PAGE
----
The Anti-Social Behaviour Crime & Policing Bill continues its route through Parliament, its next stop being the Report stage in the House of Commons before a Third Reading and transfer to the House of Lords. Read the current Bill as amended in Committee.
One area of concern with the Bill is its restriction to social housing tenants, private registered providers losing the power to act against nuisance neighbours in the private sector. Read Inside Housing's article concerning the amendment to the new ASB bill.
The sixth annual report of findings from ASB benchmarking covers the financial year 2012/13, with cost data from 2011/12. The main findings are:
- Social landlords tackle 300,000 ASB cases per year
- Managing ASB costs social landlords £325m a year
- Noise is social tenants' biggest ASB complaint – 1/3 of all cases
- Letters resolve 1 in 5 ASB cases
- Social landlords halt ASB in 9 out of 10 cases
- Social landlords employ up 5,000 FTE staff to tackle ASB
On 24 June 2013 the Government announced that its "Troubled Families programme" would receive an extra £200 million in 2015/2016 in order to extend intensive help to 400,000 high risk families to get to grips with their problems before they spiral out of control. Read the announcement on GOV.UK.
The "community trigger" – requiring the authority/landlord to consider a case where there has been a report of the same anti-social behaviour three times – has started to be extended beyond the pilot schemes. Inside Housing have featured an article outlining this.
In June the government announced the new formula which dictates social housing rent increases. Whilst this received a cautious welcome from many private registered providers, a less popular move was the the more recent news that rent convergence – which allows social landlords to increase rents by an extra £2 to slowly align properties with their target rents and help ensure similar properties charge a similar level of rent – may be stopped after 2015.
July 2013 saw the production of a paper presenting the early findings (October 2012 to March 2013) from the Local Authority Led Universal Credit Pilots analysis based on information prepared by each pilot authority. (See Appendix B for a full list of participating authorities.). The report highlighted limited access by claimants to the internet, problems with debt and rent arrears and a lack of shared data among partners as being some of the major problems highlighted by the 13 pilot areas of Great Britain. Read the report.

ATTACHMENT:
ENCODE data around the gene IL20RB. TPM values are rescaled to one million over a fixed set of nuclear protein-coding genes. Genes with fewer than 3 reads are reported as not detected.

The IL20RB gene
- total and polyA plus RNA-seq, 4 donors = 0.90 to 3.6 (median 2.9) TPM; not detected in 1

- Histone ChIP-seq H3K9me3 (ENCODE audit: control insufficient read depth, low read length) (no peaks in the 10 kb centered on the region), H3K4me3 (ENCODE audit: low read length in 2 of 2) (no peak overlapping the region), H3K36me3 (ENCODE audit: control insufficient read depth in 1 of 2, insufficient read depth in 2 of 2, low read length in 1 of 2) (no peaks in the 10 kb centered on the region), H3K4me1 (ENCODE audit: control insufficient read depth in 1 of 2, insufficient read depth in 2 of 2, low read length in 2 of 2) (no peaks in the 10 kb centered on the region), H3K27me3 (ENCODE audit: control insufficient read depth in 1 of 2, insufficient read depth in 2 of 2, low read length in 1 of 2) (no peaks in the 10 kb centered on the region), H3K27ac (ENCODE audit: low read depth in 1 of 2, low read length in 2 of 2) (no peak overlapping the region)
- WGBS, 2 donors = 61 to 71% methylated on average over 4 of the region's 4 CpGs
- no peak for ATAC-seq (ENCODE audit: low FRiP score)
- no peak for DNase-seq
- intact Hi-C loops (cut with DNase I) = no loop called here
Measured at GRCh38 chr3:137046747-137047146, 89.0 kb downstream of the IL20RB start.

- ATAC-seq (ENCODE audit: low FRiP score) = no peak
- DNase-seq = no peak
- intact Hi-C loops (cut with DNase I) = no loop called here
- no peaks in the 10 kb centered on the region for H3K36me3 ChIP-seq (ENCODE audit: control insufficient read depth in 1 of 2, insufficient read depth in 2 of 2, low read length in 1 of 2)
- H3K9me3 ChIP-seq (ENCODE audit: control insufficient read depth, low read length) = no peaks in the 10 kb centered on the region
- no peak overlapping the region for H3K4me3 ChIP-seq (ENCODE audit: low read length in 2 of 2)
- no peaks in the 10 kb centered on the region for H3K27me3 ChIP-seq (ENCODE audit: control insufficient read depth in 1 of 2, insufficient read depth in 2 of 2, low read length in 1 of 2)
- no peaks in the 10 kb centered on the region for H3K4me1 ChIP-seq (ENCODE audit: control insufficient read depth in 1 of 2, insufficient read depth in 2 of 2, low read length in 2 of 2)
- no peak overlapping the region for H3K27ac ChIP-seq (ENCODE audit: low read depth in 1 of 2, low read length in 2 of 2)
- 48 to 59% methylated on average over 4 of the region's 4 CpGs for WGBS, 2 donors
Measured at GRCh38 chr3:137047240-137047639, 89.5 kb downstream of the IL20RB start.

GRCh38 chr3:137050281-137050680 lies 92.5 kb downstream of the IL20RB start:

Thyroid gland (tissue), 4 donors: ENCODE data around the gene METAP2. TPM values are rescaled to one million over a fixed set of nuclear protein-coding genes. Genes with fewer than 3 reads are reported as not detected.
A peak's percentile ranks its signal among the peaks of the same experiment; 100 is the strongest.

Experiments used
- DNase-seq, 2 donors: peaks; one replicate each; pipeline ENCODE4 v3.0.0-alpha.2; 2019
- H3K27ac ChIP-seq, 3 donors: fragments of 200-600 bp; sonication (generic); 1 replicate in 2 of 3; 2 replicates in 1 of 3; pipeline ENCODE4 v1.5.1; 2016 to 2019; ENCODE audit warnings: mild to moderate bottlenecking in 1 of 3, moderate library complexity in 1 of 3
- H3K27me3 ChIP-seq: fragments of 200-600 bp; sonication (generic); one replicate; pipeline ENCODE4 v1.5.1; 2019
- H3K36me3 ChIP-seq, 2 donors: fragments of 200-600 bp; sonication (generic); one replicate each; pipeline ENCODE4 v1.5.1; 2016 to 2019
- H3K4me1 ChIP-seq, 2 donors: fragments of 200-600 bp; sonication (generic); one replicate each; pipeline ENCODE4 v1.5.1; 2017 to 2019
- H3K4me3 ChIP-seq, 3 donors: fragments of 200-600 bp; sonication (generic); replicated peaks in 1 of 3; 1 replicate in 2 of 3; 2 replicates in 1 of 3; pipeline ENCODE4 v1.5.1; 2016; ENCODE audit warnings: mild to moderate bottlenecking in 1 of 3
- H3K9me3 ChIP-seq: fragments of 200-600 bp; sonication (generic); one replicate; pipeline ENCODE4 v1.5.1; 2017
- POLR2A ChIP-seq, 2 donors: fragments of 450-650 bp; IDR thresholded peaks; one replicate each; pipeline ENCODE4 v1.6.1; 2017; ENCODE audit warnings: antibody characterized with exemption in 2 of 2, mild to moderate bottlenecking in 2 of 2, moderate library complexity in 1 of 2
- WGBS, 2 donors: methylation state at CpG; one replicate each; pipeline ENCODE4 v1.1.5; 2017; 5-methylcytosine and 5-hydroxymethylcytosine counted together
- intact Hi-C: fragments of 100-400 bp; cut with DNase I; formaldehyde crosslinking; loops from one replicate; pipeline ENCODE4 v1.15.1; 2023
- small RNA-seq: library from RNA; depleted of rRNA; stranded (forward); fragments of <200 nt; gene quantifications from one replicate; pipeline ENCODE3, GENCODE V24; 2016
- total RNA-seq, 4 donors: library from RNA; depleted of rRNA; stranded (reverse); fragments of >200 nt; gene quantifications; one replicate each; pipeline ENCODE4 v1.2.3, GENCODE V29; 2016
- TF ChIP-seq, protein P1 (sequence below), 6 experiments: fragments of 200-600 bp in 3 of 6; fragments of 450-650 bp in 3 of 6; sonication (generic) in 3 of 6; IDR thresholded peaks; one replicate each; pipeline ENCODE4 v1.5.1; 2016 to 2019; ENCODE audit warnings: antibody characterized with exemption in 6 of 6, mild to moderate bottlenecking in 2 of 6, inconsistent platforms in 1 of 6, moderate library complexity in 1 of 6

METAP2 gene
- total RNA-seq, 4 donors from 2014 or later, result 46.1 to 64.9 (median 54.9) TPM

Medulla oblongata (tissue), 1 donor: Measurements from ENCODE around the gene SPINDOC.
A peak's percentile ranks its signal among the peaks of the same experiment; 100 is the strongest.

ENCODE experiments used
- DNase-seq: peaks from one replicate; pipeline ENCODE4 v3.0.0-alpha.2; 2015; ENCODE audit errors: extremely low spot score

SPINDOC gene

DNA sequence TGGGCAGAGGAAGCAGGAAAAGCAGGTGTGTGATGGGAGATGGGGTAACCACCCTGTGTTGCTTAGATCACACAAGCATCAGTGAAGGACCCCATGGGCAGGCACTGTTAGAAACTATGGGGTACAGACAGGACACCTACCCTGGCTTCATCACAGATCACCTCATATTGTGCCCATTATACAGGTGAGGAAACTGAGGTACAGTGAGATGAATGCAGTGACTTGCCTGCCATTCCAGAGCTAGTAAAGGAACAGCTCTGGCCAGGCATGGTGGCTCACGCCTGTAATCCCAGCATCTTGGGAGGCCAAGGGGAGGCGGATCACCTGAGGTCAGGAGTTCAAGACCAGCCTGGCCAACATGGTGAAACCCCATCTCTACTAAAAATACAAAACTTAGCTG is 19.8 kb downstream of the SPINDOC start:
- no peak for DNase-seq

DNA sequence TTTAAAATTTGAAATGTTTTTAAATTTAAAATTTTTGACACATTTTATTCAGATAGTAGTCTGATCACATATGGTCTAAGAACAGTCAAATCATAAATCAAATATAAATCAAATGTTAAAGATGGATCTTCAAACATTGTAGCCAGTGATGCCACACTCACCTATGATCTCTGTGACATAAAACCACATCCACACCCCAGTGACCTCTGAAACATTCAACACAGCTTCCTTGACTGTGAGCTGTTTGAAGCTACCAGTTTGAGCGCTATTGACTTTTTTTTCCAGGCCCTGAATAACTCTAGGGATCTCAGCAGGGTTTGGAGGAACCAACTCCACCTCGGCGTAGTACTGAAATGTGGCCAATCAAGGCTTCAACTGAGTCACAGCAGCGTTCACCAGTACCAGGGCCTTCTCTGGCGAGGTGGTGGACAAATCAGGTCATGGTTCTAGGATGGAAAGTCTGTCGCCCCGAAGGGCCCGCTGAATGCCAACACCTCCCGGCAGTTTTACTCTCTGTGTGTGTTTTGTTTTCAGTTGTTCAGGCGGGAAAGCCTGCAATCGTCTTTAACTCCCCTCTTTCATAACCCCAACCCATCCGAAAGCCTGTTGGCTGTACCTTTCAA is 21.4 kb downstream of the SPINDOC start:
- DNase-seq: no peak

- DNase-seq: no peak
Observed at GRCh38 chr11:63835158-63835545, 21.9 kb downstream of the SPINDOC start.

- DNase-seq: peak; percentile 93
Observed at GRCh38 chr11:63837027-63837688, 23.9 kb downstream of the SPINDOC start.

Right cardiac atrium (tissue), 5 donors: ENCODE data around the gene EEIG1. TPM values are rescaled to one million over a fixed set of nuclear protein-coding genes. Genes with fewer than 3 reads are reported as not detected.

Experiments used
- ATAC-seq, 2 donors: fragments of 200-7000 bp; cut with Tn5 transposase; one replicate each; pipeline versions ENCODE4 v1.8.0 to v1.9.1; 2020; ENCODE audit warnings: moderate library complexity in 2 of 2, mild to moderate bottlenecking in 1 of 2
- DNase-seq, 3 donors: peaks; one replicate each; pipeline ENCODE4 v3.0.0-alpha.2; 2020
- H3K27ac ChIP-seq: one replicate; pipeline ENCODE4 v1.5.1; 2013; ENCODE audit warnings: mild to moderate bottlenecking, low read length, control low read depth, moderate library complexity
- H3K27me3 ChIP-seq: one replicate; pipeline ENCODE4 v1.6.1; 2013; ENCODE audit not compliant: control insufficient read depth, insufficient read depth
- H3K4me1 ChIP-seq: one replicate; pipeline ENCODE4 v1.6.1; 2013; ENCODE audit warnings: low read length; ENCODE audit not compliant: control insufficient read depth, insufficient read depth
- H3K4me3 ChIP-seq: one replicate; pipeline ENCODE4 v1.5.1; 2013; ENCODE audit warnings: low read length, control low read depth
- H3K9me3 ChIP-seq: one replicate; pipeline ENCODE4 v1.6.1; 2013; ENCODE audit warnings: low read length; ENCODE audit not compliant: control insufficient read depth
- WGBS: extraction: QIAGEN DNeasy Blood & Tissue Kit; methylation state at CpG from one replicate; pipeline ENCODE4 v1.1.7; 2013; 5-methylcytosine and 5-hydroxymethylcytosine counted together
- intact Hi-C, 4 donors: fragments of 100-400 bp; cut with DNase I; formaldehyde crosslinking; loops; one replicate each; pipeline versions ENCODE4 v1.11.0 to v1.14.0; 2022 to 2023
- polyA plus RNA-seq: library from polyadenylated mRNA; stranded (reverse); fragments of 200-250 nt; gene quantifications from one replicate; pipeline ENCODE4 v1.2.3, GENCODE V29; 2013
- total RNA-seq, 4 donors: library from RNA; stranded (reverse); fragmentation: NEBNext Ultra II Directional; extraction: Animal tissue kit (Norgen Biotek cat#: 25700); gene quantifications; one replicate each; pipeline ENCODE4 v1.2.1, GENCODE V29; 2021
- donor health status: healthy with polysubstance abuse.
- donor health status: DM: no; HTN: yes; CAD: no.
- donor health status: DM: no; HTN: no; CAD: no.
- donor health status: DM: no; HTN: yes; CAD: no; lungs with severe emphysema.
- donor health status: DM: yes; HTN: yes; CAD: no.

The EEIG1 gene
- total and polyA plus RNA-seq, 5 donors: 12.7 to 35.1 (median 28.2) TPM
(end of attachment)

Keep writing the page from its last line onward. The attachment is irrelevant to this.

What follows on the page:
The gradual “roll-out” of Universal Credit was extended on 1 July 2013.
The "benefit cap" has from 15 July 2013 been extended with a view to a complete coverage of the country over a 12-week period. Read Inside Housing's article outlining this.
As for the bedroom tax, a 100 days report: “Should I stay or should I go” – has been prepared by Aragon Housing Association and perhaps unsurprisingly shows an increase in rent arrears, a lack of smaller properties and problems letting 3 bedroom properties as the demand for 1 and 2 bedroom properties has increased.
The commencement date for the Prevention of Social Housing Fraud Act 2013 – which received royal assent on 31 January 2013 – is still awaited. Dean Underwood and Leon Glenister wrote for the “Solicitors Jornal” on this topic in April. Read Dean and Leon's article.
On 25 July 2013 the Department for Communities and Local Government announced that 69 housing associations and developers are to receive a share of £220m of funding from the government (part of the £450 million Affordable Housing Guarantees) to help them deliver almost 14,000 new affordable homes outside London. Read the announcement.
The Public Administration Select Committee has just produced a report on Government Procurement.
The Department for Communities and Local Government is consulting primarily with Local Authorities about a revised stock transfer manual.